Behold the most bewitching chicken on Earth

ayam cemani black chicken

Poultry is seldom seen as precious. After all, the planet is teeming with 20 billion chickens.

But none are as bewitching as the “ayam cemani.” This rare creature, native to Indonesia’s island of Java, is the most magnificent breed of chicken in the world.

Its feathers are as dark as the cosmos. So is its flesh. In fact, from talon to tongue, every bit of this chicken is the color of licorice — even its bones and internal organs.

The ayam cemani’s plumage, however, is not dull black like a common crow. It’s far more luminous. Imagine the pelt of freshly shampooed panther.

After several millennia of obscurity, this all-black chicken suddenly has international cachet — at least among the new wave of chic chicken farmers in the West.

New York Magazine draped an ayam cemani in pearls and ribbons for an ironic photo shoot. As one boutique chicken vendor tells the outlet Nautilus, the bird is suited for the person who “plunks down $1,500 for a Williams-Sonoma chicken coop.”

That vendor, GreenFire Farms in Florida, dubbed ayam cemani the “Lamborghini of chicken.” Quite a few outlets, including Food & Wine, gush that a single all-black rooster can sell for $2,500.

But all this hype feels worlds removed from Java, the ayam cemani’s homeland.

Here, the chickens are raised in rickety bamboo coops, not deluxe hen houses ordered online. They’re not cool per se. Rather they’re revered as creatures with enchanted blood.

“Hardly anyone eats them,” says Firdaus, 22, an ayam cemani farmer in a T-shirt and baseball cap. He’s located outside Jakarta, the Indonesian capital, where he raises a dozen-plus ayam cemani birds in a muddy back lot. “Most people are interested only in their magical blood.”

This little backyard farm is typical of Java’s ayam cemani operations. It sits inside a maze-like village called Pondok Gede. The settlement’s narrow lanes are lined with ladies selling duck rice and mosques painted sea-foam green.

ayam cemani farm

Firhaus' yard is crowded with coops for his small flock of ayam cemani.


Patrick Winn

In Java, ancient mysticism overlaps uneasily with Islam, the island’s dominant faith.

The chickens that Firdaus nurtures are owned by devout Muslims, Jamal and Tri Wahyuni, who are husband and wife. They say beliefs about the chicken’s supernatural powers are bogus. But they’ll happily sell to believers.

These old-school ayam cemani farmers are oblivious to the bird’s newfound Western buzz. Here, they explain why the chicken is so cherished in Java and debunk stubborn rumors about its price and blood.


Not nearly as pricey as the clickbait posts imply.

Online media outlets widely set the ayam cemani’s price tag at $2,000 or more. But in Indonesia, an adult rooster sells for just $35 to $70.

Even boutique retailer GreenFire Farms now sells them for $199 in the US. The farm appears to have initially charged $2,500 when it first offered ayam cemani two years ago — but that lofty price reflected the limited supply in America at that time.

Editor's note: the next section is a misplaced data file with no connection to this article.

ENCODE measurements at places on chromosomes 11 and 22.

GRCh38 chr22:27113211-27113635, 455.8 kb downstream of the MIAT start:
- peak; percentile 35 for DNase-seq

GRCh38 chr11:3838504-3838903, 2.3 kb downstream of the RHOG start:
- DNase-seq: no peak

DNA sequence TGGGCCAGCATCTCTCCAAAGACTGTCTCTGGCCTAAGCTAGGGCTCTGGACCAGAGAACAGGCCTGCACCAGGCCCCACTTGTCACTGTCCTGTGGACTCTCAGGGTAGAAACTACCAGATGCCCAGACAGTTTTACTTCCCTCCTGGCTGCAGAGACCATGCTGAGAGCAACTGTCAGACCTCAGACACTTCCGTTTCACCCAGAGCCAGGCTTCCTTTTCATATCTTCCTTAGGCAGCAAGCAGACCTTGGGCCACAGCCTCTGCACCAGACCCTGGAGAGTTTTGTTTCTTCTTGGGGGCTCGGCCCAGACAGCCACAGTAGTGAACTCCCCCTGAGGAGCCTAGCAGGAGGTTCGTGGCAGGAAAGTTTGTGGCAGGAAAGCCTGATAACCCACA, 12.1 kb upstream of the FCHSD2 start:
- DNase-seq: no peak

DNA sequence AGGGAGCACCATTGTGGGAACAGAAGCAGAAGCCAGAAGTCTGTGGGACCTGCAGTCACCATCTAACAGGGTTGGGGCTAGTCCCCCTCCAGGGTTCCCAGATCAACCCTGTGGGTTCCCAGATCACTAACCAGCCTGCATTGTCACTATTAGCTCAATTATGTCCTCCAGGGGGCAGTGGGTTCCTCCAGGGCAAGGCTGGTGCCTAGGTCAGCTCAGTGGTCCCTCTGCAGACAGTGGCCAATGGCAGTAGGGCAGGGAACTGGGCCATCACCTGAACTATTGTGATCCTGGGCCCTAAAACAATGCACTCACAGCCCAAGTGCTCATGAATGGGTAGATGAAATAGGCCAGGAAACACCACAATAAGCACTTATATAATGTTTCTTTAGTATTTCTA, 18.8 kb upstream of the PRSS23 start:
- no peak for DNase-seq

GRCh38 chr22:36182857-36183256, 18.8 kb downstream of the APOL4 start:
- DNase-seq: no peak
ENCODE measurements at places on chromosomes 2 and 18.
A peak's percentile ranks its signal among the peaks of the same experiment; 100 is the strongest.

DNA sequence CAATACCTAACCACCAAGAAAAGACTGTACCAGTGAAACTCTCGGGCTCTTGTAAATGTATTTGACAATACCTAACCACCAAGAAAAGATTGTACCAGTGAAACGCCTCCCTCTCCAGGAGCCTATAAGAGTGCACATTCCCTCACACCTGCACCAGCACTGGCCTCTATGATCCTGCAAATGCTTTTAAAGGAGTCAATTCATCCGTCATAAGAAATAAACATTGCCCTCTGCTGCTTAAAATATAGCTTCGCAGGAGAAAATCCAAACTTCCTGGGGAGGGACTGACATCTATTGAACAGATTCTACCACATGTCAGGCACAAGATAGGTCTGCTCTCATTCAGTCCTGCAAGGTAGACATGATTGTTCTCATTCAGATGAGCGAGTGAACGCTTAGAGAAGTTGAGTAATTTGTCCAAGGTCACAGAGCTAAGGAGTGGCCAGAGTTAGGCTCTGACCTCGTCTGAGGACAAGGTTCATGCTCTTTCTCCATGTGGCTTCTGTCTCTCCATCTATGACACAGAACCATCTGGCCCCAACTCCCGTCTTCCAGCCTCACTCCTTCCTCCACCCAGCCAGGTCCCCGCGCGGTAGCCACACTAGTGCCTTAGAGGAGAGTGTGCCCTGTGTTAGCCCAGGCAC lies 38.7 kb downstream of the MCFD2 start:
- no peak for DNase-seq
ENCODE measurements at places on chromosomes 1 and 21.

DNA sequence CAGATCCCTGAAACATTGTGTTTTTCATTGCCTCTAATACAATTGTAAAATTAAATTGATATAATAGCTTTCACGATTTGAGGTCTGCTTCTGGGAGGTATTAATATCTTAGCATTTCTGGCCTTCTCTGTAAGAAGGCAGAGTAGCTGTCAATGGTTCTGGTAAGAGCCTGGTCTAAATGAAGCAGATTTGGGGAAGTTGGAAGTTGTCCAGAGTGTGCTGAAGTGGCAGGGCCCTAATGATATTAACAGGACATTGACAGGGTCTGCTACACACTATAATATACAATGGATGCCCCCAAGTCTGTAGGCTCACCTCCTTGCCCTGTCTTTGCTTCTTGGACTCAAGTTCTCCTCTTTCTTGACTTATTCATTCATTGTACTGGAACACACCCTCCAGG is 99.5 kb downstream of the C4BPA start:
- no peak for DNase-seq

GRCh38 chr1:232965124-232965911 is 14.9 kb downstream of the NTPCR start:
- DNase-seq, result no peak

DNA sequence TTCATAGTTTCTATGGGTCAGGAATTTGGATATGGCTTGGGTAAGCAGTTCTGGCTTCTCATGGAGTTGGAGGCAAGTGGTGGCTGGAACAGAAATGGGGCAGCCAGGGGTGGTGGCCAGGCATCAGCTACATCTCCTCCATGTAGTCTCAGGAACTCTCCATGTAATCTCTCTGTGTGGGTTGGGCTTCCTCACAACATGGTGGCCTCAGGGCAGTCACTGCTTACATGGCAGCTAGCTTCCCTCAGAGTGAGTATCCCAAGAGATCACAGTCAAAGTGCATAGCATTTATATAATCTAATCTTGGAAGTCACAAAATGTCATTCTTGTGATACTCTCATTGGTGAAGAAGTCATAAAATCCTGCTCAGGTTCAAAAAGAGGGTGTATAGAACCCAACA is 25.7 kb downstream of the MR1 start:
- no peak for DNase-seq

But here’s a caveat: Some buyers in Indonesia will pay thousands for an ayam cemani if they believe its blood is as black as crude oil.



“Black blood from ayam cemani chickens is a myth,” Jamal says. And according to GreenFire Farms, the chicken’s “blood color is always red. Hemoglobin is red, and all blood contains hemoglobin.”

In fact, blood is practically the only part of an ayam cemani that isn’t unusual. Slice open the chicken, and you’ll find midnight-black guts and muscles — but the blood will always run ruby red.

Good luck convincing superstitious Javanese. They constantly pester farmers for black-blooded roosters that don’t exist. Deceitful sellers will alter the chicken’s blood with charcoal or squid ink, Tri says, and scam gullible customers out of thousands of dollars.


“It has healing qualities,” Firdaus says. It can reverse a run of bad luck, he says, or cure a wide range of physical maladies — even if it’s a pedestrian shade of red.

“You don’t need to rub it all over you face or arms,” he says. Just put it in a bowl, present it with other offerings and murmur the right incantations. This process is usually guided by an animist guru.

This is all spooky nonsense, says Tri, a 33-year-old mother in a turquoise hijab. Standing by the chicken coop, shaded by a corrugated tin roof, she eyes her own birds warily.

“There is nothing in the Quran about magic chickens,” Tri says. She adds that the chickens often give local kids the creeps.


Fibromelanosis. It’s a pigment mutation.

According to one study, more than 25 avian breeds with fibromelanosis are known “and almost all of them originate from Southeastern Asia.”

The most common is called the “Silkie,” a chicken with monochromatic feathers that resemble kitten fur. It’s far less rare than the ayam cemani and more often consumed, particularly in China and Vietnam.


At Tri’s farm, she says, they usually cut the ayam cemani open, drain its blood into a bag and throw its resplendently feathered body in the dirt.

This is somewhat confounding to Firdaus, who adores the birds. He handles them gingerly and gives them gourmet feed: rice flecked with bits of corn and fish. (Basic chickens get plain white rice scraps.)

“You don’t want to stress them out. They’re quite delicate,” he says. “We have to come to them in a peaceful manner so they feel no panic.”


Not as otherworldly as it looks.

When buyers leave behind an ayam cemani carcass, Tri will scoop it from the mud. She’ll boil and pluck away its feathers, each one the color of shimmering onyx.

Then she’ll toss it in a wok, fry its jet-black meat in oil and serve it over a bed of rice.

“It looks weird,” Tri says. “But it tastes just like regular chicken.”

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